Writing a disciplinary investigation report is a difficult task and most investigators will take advice from HR or their legal team. The challenge for an investigator is to ensure that the report contains findings of fact and does not stray into decision-making territory. While that may sound straightforward, in practice this is a difficult balancing exercise.
In Dronsfield v University of Reading, an investigator received legal advice that the investigation report had gone too far and the evaluative conclusions (which were favourable to the claimant employee) should be removed. A central issue on appeal was whether a dismissal based on an amended investigation report could be fair.
The answer in this case was yes. The Employment Appeal Tribunal (EAT) ruled that the changes in the investigation report did not render the dismissal unfair.
The case involved Dr Dronsfield, a university associate professor in fine art who was dismissed for gross misconduct following a disciplinary investigation. Dronsfield subsequently brought a claim against the university for unfair dismissal. At first instance, he was found to have been fairly dismissed. The tribunal’s initial decision was overturned by the EAT and remitted to the tribunal for a fresh hearing. The second employment tribunal also found that the claimant had been fairly dismissed and he again appealed the decision.
Dronsfield originally admitted having sex with one of his students and failing to report the relationship to the university, as required by its internal rules. This was subsequently investigated by the university as part of an internal disciplinary procedure and a report submitted to the internal disciplinary tribunal.
During the investigation, the investigator received advice from the university’s in-house solicitor. While the advice itself remained privileged, the solicitor’s suggestions came to light as multiple versions of the report were disclosed as part of a freedom of information request.
The initial draft had come to conclusions favourable to the claimant and the amendments removed some of these. Using the language of the university policy, the investigator had found that there was “no evidence to suggest that the conduct of Dronsfield constituted conduct of an immoral, scandalous or disgraceful nature”.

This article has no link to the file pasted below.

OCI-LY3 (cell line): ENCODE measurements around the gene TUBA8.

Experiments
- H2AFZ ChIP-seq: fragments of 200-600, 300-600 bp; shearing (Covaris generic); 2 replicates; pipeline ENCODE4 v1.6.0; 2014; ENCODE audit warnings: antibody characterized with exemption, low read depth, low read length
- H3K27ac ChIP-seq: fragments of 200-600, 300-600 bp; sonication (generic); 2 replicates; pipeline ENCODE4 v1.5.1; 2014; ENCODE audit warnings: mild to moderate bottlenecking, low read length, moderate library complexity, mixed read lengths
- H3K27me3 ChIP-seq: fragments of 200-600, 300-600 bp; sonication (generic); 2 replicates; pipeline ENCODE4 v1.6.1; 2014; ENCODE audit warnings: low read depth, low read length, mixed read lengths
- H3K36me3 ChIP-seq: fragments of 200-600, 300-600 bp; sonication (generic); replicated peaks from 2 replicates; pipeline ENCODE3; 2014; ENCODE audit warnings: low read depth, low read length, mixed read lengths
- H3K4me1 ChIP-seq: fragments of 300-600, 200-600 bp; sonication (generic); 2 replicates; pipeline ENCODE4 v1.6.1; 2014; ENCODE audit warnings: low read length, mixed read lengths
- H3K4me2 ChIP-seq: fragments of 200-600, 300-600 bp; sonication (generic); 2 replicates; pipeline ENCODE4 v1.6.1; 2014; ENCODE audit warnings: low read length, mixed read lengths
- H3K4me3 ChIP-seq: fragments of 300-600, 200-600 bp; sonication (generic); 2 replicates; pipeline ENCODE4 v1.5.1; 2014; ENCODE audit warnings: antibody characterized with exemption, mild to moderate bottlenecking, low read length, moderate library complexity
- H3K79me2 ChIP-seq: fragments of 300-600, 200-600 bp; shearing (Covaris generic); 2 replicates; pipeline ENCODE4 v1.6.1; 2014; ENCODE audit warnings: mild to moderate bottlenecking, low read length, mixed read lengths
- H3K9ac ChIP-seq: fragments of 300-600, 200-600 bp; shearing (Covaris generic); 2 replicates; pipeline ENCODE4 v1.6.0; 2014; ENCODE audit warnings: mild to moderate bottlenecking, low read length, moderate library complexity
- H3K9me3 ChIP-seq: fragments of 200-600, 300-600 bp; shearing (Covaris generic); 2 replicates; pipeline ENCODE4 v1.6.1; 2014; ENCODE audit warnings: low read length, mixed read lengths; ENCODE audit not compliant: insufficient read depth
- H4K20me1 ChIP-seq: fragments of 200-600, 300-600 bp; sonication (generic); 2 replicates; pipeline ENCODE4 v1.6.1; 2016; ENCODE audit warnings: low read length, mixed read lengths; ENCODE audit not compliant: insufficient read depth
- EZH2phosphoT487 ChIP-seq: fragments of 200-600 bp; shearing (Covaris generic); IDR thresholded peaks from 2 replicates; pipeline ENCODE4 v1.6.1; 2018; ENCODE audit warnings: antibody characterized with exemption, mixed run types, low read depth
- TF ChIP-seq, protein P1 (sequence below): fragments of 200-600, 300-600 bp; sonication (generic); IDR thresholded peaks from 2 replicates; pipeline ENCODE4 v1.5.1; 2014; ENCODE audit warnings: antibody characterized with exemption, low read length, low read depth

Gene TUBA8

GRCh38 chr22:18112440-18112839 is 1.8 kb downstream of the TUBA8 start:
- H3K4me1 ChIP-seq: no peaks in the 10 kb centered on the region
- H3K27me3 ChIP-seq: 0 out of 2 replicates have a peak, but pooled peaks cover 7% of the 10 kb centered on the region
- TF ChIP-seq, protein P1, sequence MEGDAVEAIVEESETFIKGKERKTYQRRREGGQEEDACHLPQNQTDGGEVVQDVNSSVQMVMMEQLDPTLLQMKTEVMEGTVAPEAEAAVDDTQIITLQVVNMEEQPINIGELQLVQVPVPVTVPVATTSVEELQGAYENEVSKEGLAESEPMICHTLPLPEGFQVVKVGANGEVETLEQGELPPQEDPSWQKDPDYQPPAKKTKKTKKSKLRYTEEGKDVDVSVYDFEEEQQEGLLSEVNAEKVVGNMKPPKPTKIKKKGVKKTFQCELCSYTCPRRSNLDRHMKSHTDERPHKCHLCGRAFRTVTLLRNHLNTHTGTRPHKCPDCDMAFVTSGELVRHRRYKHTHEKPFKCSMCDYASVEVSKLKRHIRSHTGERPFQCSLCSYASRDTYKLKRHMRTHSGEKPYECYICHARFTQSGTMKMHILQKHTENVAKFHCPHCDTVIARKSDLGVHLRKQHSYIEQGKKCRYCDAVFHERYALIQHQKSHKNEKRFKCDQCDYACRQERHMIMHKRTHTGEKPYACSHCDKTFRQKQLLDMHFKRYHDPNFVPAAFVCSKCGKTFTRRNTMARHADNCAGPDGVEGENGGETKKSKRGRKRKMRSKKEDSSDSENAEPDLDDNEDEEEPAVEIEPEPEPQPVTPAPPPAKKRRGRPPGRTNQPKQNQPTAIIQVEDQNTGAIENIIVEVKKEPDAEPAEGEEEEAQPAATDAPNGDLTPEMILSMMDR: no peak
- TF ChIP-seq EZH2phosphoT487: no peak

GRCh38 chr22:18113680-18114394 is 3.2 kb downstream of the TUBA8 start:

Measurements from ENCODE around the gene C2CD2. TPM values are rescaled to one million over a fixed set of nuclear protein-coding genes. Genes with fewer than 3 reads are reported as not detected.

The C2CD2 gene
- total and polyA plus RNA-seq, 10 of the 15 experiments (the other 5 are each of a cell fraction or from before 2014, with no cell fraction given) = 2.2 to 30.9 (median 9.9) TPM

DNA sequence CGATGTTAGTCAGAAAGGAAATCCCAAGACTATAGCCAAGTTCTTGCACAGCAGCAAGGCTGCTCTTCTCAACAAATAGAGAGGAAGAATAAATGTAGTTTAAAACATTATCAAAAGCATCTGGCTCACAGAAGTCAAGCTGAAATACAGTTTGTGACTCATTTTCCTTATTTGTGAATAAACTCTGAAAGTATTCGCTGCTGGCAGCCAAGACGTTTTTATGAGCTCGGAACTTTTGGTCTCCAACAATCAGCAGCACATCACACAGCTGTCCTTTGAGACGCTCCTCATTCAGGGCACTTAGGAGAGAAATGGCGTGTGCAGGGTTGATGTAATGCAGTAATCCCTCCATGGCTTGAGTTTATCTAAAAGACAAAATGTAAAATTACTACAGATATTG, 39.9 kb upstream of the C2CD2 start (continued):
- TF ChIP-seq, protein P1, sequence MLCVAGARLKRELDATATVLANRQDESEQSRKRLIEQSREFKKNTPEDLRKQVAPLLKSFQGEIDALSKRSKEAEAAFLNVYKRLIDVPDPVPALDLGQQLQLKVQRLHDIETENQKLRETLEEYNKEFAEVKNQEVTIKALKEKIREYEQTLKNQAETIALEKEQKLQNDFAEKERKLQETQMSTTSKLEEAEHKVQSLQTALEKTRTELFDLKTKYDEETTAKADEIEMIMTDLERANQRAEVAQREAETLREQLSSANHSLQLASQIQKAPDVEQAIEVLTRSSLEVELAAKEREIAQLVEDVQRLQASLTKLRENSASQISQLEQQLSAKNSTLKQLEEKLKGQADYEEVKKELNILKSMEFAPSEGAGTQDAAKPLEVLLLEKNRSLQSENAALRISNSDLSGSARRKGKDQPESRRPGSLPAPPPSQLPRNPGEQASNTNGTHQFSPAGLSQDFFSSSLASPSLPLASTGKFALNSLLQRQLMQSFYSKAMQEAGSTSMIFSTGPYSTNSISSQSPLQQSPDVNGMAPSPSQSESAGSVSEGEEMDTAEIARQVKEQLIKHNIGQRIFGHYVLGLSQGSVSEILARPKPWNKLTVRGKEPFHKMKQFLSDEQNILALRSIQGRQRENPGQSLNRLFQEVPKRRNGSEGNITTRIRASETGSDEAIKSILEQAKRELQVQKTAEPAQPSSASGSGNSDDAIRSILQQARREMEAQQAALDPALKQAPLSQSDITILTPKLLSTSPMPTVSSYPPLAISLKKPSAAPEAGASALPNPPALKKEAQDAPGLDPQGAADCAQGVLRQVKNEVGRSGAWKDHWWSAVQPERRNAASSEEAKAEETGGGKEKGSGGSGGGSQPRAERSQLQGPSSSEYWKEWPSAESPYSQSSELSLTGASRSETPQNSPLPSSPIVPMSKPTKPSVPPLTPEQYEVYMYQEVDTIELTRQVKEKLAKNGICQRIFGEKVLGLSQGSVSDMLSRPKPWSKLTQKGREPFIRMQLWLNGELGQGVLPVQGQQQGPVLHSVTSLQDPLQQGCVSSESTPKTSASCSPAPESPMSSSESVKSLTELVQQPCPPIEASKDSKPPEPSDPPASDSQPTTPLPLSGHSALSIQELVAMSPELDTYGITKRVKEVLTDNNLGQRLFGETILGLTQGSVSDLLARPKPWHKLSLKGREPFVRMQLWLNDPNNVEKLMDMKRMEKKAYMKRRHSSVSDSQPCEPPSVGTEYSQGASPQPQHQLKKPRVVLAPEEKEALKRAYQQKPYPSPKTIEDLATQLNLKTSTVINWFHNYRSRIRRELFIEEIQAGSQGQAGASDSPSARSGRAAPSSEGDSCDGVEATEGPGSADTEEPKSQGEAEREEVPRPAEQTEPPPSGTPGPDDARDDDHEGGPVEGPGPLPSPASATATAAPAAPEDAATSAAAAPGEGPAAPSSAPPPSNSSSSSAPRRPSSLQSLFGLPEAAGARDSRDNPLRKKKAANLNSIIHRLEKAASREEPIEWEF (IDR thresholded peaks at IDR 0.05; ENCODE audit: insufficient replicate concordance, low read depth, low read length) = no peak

The university’s in-house lawyer then made comments on the report, including that the statement be removed and instead that such evaluative conclusions should be the role of the disciplinary tribunal. On this advice, the statement was not included in the final report.
The EAT ruled that this change in the report did not mean that the overall dismissal was unfair, and the appeal was dismissed.
Case law has already established that HR personnel must ensure that any revisions made by them to the content of a report are advisory only and do not change the outcome of the investigation. The same should be said for legal reviews, notwithstanding that the advice may be subject to legal privilege.
If the input of others is that a report is no longer the work of the investigator, it leaves open the possibility that a subsequent dismissal could be found to be unfair. The EAT found, in this case, that the lawyer had not overstepped the mark. The investigator had not been under undue pressure from the solicitor to change the report and, importantly, no evidential material had been left out of the final report.
The decision is a useful reminder of the need to ensure the investigation report does not contain conclusions. Points to take from this decision include:
- The correct approach is to ensure that the investigation report contains findings of fact, and not evaluative conclusions.
- As part of the disclosure process a tribunal will normally see earlier drafts of a disciplinary investigation report, unless there are circumstances where the report itself is privileged. In this case there were seven previous drafts.
- Amendments relating to compliance with internal procedures, and the law generally, should not be problematic, but any pressure to alter findings could jeopardise the fairness of subsequent decisions.
Hannah Netherton is a partner and Felicity Bramall an associate at CMS